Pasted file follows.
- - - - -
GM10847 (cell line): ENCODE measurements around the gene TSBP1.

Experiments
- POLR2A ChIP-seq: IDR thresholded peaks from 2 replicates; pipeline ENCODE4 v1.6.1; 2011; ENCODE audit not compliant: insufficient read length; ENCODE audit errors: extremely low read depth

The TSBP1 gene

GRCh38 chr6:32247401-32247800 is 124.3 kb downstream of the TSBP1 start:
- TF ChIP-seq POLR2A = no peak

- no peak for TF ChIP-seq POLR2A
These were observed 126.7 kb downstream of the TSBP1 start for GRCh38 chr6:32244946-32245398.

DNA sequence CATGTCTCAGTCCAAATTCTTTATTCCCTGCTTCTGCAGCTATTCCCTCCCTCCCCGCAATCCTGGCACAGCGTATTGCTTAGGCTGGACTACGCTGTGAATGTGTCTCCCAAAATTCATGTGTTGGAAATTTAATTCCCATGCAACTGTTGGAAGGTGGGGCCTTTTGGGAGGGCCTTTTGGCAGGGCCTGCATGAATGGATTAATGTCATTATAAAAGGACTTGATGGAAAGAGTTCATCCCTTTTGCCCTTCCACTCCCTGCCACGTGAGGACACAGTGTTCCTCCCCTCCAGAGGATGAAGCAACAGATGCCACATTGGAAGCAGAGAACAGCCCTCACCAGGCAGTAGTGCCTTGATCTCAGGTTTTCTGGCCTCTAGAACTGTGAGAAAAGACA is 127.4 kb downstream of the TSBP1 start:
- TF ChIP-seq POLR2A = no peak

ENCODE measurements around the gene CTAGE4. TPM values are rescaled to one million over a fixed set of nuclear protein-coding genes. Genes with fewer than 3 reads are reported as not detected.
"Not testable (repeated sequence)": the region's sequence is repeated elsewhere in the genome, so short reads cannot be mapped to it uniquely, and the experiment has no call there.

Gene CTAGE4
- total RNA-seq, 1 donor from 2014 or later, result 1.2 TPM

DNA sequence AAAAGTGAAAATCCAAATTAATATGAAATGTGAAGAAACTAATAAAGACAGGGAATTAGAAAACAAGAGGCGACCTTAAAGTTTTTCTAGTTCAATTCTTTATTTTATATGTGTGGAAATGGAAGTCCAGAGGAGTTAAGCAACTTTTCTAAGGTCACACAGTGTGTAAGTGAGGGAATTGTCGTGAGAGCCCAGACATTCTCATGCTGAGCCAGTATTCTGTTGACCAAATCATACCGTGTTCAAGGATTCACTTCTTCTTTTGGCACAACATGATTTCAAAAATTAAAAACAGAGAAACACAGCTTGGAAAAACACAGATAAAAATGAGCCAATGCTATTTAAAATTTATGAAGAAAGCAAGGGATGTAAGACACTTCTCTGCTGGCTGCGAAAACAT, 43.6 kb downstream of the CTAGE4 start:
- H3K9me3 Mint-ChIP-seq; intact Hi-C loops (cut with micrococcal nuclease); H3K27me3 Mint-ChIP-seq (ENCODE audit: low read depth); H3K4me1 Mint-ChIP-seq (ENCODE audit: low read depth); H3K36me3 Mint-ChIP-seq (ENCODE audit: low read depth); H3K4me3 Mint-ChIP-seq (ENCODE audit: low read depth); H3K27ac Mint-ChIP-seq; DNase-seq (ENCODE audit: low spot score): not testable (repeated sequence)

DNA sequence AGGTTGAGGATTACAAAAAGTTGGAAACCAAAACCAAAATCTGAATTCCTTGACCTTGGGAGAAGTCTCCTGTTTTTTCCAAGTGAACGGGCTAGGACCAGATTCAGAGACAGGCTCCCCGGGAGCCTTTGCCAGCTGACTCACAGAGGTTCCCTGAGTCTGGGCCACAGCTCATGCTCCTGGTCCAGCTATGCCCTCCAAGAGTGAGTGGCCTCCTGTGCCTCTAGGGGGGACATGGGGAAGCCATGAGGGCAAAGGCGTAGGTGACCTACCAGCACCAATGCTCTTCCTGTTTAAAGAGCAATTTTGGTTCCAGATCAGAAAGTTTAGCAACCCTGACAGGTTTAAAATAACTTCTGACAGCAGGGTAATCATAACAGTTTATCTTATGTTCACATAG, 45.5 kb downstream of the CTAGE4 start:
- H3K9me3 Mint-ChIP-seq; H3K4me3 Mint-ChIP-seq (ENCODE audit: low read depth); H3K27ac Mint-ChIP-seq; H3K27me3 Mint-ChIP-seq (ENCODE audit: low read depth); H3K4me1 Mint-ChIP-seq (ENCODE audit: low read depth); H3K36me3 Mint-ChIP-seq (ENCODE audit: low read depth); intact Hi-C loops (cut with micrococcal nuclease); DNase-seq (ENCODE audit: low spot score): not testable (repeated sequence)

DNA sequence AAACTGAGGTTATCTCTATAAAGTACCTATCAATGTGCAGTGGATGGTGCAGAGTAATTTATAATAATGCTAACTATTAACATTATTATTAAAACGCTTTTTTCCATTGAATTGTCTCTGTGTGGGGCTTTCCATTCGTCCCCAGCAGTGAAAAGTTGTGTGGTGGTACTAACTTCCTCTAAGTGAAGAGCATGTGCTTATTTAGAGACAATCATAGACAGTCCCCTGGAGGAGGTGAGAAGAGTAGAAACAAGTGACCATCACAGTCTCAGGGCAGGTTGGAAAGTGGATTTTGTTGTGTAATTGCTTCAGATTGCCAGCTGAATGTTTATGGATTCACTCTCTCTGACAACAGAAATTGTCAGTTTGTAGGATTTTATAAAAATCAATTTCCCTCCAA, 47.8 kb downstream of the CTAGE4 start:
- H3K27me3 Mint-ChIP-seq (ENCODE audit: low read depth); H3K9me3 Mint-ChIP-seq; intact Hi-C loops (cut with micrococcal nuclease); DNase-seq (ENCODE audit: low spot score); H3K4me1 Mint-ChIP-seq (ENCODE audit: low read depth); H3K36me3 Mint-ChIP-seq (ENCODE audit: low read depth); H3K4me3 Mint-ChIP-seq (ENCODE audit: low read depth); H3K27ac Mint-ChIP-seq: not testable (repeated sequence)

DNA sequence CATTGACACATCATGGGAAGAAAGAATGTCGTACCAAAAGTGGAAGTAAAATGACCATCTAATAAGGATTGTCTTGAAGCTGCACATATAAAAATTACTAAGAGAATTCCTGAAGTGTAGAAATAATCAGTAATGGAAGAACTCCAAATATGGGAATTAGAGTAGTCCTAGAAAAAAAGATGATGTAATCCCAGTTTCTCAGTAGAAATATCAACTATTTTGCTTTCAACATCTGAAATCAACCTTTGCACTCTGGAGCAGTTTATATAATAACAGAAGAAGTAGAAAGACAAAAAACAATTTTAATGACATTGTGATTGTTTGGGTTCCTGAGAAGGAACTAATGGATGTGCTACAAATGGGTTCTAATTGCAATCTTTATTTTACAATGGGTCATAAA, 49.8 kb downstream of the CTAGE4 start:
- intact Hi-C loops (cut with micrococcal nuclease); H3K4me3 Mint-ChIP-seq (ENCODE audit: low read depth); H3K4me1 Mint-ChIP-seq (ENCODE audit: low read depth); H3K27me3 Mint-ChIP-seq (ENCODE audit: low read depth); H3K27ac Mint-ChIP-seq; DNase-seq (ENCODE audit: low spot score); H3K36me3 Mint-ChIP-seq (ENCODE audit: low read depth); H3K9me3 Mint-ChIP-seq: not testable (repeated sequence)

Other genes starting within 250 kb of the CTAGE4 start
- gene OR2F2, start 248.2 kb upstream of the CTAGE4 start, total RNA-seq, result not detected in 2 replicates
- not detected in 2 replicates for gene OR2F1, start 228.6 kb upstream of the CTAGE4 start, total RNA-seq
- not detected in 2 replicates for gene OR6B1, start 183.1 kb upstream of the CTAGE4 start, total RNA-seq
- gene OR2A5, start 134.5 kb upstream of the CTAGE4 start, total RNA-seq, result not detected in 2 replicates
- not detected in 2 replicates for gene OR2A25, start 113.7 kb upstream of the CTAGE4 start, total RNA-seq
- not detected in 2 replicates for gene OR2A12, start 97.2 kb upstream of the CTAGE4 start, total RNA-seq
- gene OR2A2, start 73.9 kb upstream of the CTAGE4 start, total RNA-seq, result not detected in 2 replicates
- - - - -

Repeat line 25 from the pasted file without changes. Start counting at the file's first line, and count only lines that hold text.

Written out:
- not detected in 2 replicates for gene OR2F1, start 228.6 kb upstream of the CTAGE4 start, total RNA-seq